Even if you don't absolutely have to do this in order to get a kernel that supports your hardware, it's worth doing it in order to get a kernel that doesn't contain masses of drivers for stuff your machine doesn't have -- and even more so, in order to get a good understanding of how your kernel configuration options affect the behaviour of your system! As linux grows, the ability of the distribution vendors to configure a one-size-fits-all kernel has become very limited. For details on how it's done, see the Kernel HOWTO; it looks complicated at first, but it's not rocket science; just take it a step at a time.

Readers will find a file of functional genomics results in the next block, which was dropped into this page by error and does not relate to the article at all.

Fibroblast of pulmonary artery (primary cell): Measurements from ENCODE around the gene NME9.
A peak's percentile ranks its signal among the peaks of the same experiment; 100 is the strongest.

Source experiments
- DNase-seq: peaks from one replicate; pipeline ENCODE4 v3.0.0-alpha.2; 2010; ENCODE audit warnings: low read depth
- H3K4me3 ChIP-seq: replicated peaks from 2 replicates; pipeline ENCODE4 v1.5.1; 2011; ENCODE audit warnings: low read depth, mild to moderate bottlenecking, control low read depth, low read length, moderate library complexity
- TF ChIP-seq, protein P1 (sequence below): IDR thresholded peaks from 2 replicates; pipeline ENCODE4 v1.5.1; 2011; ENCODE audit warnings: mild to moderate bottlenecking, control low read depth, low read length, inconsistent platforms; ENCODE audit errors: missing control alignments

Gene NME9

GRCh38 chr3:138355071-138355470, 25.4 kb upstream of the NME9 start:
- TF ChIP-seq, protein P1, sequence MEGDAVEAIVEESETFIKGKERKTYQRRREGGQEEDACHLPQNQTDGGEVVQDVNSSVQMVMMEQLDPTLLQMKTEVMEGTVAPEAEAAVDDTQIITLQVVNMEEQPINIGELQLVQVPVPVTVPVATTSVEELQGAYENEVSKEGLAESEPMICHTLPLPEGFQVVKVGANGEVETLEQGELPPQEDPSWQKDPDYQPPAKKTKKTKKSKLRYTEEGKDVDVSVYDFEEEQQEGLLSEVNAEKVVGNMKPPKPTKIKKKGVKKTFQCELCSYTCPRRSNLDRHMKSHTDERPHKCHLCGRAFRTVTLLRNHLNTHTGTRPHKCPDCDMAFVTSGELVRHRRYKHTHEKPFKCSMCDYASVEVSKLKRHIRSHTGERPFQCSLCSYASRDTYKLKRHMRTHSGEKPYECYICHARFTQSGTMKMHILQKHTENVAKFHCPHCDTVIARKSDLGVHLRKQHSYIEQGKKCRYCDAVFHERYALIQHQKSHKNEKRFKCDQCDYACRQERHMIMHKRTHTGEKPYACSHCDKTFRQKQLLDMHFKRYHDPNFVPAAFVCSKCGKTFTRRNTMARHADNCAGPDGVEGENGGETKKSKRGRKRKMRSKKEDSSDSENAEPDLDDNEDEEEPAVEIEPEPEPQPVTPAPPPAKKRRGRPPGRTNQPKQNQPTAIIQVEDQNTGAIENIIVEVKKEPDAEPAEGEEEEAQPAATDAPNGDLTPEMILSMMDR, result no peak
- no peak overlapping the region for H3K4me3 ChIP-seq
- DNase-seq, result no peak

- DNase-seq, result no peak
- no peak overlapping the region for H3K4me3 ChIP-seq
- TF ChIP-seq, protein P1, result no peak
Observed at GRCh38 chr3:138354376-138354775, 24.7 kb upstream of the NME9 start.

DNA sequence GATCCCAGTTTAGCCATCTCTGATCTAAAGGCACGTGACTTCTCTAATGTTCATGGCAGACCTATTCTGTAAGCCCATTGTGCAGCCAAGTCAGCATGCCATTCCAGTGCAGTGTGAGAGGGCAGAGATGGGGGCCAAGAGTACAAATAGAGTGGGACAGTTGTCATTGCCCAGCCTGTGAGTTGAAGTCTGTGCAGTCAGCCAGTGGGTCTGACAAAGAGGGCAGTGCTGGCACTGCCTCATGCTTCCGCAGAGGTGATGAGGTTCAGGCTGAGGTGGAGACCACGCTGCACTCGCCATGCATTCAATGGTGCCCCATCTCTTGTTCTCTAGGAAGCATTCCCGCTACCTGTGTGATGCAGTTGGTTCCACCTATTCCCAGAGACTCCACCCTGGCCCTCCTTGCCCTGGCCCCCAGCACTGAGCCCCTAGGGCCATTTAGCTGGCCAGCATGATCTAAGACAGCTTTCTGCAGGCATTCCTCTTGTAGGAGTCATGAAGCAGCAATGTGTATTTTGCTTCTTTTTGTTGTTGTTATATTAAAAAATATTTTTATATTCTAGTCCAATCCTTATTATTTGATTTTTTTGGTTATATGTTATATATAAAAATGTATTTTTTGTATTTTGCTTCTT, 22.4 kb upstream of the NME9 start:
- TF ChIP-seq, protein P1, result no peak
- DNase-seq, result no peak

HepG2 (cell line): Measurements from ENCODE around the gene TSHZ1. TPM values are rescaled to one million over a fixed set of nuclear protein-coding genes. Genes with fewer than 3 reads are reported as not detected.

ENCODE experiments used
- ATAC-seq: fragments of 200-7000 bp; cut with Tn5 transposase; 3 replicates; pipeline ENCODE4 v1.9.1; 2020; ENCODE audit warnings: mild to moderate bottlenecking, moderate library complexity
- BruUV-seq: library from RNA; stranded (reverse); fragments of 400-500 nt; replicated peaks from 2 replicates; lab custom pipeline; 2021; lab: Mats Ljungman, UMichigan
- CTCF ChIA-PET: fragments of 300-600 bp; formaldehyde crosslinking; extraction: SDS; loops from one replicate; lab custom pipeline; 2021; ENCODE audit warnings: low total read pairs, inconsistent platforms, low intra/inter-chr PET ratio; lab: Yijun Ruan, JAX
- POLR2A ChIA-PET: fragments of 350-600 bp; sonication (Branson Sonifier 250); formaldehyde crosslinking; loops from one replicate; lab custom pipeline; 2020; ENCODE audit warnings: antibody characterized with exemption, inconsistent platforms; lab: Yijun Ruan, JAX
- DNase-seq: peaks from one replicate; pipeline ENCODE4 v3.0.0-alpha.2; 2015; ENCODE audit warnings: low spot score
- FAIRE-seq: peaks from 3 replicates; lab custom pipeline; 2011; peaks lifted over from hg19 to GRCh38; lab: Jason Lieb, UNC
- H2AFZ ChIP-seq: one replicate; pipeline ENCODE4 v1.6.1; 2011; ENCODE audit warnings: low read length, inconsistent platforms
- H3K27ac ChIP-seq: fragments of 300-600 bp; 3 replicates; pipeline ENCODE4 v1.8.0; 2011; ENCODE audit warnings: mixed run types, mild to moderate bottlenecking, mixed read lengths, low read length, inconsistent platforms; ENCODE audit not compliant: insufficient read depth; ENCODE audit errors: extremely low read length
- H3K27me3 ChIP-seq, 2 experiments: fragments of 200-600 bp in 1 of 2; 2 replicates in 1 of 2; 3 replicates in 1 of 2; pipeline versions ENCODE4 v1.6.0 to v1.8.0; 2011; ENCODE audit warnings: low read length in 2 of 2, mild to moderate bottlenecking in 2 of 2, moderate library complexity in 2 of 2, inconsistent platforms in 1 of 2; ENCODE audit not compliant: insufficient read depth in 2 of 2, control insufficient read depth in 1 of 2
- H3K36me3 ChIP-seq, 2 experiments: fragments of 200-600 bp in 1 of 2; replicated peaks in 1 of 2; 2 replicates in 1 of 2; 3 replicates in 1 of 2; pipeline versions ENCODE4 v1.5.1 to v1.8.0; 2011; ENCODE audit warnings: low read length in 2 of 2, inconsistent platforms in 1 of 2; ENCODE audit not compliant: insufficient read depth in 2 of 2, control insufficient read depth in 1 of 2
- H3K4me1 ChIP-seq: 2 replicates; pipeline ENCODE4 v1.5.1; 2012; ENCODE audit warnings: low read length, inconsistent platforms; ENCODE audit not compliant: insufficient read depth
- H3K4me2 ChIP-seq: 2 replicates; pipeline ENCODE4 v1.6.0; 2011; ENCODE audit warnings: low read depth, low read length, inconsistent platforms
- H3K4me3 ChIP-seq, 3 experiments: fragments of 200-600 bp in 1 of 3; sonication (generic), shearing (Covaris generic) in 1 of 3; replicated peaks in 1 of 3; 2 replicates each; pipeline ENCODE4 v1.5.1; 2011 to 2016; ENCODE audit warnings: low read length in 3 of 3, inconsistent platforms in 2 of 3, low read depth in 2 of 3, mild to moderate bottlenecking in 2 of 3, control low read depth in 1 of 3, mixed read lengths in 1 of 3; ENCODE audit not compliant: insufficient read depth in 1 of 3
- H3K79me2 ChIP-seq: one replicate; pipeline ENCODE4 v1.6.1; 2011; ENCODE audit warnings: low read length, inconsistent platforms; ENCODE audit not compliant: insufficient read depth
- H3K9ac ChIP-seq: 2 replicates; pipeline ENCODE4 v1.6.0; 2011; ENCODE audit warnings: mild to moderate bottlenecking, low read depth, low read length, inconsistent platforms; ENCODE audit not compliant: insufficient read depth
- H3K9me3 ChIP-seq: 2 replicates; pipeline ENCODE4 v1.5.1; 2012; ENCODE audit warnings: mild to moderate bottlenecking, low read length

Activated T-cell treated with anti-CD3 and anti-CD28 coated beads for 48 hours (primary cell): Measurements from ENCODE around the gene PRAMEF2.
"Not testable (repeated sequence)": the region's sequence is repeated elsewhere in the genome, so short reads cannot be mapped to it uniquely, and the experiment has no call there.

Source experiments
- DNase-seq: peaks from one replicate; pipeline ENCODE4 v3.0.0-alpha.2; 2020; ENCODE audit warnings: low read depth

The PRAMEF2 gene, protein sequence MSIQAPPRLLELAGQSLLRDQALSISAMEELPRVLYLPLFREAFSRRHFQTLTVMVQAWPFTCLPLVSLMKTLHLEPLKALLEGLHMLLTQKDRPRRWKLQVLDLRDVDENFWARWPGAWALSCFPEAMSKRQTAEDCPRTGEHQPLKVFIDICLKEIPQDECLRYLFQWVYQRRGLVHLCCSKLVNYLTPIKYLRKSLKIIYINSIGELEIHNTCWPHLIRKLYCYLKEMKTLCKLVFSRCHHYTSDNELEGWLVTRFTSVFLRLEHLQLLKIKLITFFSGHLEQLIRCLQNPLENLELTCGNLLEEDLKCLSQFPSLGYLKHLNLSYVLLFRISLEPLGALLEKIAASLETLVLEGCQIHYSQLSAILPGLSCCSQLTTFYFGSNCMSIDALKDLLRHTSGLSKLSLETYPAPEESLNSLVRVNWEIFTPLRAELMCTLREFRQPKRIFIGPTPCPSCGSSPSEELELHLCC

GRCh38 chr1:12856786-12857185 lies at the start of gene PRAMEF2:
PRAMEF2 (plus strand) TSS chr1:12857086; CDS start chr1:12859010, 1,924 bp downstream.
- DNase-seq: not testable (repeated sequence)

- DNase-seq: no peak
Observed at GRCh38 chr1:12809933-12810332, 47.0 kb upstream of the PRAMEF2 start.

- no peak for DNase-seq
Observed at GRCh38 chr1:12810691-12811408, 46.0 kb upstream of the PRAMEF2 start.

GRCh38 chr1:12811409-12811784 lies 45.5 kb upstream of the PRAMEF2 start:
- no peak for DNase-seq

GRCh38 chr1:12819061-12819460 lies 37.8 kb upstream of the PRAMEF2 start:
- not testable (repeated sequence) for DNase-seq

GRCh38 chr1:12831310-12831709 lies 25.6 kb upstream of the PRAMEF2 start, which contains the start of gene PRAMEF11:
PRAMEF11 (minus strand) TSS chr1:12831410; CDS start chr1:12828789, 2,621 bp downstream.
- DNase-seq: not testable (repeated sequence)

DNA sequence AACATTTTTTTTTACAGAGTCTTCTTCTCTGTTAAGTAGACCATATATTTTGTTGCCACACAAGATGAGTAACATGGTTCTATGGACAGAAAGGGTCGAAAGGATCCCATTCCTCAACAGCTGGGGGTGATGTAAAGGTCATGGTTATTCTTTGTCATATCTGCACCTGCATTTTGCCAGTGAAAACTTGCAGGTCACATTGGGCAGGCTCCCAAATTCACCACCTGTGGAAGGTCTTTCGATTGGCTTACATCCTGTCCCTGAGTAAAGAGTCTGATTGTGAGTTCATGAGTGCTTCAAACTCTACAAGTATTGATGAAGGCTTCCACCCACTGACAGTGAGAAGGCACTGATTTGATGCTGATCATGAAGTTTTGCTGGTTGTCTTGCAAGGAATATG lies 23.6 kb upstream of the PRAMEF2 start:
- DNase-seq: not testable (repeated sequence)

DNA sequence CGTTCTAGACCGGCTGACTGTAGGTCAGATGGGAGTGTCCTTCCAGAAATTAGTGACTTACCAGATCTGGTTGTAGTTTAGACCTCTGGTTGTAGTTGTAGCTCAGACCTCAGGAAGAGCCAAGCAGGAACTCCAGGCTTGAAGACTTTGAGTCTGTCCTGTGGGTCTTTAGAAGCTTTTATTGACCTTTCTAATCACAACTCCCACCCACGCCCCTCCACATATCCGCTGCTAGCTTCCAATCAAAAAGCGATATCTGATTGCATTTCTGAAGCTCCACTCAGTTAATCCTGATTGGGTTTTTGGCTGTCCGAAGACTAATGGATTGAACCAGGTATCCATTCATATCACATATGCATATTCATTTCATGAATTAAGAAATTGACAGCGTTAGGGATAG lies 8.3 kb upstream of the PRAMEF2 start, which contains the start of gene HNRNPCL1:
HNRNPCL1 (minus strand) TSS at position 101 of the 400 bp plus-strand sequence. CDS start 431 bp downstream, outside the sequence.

Install the rebuilt kernel on a floppy at first; once that boots ok, install on the hard disk, run lilo if you're using it, and reboot.
|Restore configuration data to the /etc directory and subdirectories.||Restore the stuff from the backups you made earlier.|
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Created 1996-2022 by Maxim Chirkov
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